Delivery of Drugs in Cancer Tumor Treatment: Role of Diffusion and Reaction


  • Gretchen Karl
  • Luis Hevia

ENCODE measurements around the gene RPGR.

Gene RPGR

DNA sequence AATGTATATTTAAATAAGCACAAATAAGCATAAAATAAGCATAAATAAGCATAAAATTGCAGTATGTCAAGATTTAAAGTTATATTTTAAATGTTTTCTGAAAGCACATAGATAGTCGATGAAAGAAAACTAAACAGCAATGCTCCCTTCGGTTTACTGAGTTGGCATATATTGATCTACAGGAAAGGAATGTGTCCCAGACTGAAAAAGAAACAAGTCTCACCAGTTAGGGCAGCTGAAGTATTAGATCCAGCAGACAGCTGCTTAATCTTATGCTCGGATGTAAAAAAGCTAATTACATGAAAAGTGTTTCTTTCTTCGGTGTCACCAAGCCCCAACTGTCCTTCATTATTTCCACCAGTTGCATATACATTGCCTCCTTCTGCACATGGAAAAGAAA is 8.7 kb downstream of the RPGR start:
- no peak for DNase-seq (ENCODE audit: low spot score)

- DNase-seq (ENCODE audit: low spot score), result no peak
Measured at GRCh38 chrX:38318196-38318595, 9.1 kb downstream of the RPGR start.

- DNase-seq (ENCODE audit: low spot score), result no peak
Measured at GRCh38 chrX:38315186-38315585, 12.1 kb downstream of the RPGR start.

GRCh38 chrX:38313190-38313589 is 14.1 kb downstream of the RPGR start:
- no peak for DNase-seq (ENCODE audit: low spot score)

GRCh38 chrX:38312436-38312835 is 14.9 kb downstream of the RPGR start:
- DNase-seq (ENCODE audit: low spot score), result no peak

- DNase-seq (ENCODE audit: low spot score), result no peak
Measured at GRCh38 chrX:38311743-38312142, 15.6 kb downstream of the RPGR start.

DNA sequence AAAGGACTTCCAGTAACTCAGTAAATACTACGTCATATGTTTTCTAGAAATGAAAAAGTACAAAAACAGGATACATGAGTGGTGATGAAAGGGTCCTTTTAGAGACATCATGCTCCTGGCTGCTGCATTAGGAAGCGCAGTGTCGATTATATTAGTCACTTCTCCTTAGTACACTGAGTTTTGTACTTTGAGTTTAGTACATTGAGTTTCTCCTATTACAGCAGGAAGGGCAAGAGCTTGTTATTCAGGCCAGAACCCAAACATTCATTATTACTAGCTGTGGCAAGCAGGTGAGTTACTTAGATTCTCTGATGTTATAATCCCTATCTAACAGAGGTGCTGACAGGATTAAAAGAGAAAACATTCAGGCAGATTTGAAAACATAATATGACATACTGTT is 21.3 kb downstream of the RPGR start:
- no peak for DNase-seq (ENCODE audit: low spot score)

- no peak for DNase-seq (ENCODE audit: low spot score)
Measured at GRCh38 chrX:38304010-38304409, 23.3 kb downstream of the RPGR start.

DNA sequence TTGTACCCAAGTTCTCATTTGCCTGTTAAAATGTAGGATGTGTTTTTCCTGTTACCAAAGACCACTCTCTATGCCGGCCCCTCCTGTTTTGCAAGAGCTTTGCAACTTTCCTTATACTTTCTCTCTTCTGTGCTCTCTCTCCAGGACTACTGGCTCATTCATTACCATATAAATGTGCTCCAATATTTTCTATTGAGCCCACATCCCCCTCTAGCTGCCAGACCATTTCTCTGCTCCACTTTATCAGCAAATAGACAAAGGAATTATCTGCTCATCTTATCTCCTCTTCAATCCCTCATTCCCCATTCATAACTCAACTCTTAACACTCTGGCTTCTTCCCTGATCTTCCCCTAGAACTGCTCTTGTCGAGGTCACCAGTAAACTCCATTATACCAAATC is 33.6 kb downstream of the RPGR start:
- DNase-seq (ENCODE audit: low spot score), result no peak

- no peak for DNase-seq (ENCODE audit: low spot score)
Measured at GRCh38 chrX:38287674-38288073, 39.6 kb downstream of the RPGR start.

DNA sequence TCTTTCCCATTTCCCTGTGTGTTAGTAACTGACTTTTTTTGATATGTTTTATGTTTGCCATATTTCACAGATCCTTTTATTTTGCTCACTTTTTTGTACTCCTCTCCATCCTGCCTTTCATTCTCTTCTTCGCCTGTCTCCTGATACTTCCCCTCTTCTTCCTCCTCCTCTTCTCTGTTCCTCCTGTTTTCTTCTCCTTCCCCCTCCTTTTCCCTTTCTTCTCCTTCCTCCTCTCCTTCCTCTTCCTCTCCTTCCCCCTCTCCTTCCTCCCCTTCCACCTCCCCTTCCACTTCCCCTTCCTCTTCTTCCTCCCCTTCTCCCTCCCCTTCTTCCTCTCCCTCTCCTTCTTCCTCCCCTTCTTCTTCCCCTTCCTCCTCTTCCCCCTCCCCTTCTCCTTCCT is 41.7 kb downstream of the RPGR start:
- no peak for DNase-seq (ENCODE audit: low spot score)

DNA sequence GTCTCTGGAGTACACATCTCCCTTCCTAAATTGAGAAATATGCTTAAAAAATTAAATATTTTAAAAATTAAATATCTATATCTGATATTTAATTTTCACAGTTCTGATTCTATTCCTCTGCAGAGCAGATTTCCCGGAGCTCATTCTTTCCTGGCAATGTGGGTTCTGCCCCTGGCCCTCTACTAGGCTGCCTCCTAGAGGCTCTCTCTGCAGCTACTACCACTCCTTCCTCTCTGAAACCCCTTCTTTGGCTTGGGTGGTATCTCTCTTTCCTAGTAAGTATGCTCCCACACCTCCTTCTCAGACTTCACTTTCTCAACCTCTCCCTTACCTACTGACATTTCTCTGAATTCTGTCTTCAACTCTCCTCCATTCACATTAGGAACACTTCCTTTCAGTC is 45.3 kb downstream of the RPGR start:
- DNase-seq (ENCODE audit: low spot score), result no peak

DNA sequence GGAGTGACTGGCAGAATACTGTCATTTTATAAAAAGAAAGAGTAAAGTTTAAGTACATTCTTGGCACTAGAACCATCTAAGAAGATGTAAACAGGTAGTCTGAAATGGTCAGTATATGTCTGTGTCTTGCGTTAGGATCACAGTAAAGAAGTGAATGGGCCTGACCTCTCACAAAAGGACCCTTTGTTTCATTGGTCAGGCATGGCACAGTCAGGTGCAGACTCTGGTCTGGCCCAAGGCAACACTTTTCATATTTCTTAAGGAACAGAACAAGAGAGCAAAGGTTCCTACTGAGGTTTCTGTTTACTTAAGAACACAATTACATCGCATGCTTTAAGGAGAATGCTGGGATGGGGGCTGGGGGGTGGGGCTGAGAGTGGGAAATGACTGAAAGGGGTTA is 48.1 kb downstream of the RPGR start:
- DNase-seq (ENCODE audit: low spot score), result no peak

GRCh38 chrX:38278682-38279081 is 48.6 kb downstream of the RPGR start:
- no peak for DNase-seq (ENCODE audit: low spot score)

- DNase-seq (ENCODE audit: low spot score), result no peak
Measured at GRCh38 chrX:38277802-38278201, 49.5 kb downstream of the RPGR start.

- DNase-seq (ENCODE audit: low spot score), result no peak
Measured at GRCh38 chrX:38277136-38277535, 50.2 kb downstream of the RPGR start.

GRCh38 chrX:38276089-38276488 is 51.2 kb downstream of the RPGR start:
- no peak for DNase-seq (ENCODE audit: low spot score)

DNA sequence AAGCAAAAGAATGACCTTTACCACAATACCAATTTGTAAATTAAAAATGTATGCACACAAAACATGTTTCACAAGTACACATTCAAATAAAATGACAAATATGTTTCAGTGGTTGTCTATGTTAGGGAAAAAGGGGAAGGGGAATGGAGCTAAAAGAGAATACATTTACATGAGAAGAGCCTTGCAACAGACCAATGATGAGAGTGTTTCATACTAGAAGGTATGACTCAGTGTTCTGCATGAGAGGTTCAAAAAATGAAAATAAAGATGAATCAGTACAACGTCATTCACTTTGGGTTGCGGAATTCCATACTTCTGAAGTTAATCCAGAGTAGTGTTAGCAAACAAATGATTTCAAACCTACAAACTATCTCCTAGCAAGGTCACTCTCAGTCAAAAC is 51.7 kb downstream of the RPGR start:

For the effectiveness of drug delivery for the treatment of cancer tumors, modeling efforts play an important role in promoting the understanding of fundamental aspects of both the transport to and reaction of drug delivery to the tumor. Both the motion of drugs through the capillary of the microcirculatory system and the reaction, which take place within the tumor domain, must cooperate to eliminate cancer cells for an effective treatment of the tumor over the entire tumor domain. By assuming that this domain is closely described by a medium with a porous-like structure, the biophysical situation is very similar to that encountered in a catalytic pellet found in heterogeneous catalytic reactions. In this contribution, we will apply the fundamental principles of diffusion and reaction to a solid tumor (Arce et al, 2007), typically applied, for example, in the pancreas or other human organs. By following suitable assumptions, we will present a diffusion and reaction microscopic model at the pore level. This model will then be upscaled to a macroscopic domain (i.e., the pore domain) and further to the tumor domain. As part of this process, the effective diffusion coefficient and the effective rate constant of reaction will be identified. Potential solutions for the model and predictive outcomes will be outlined.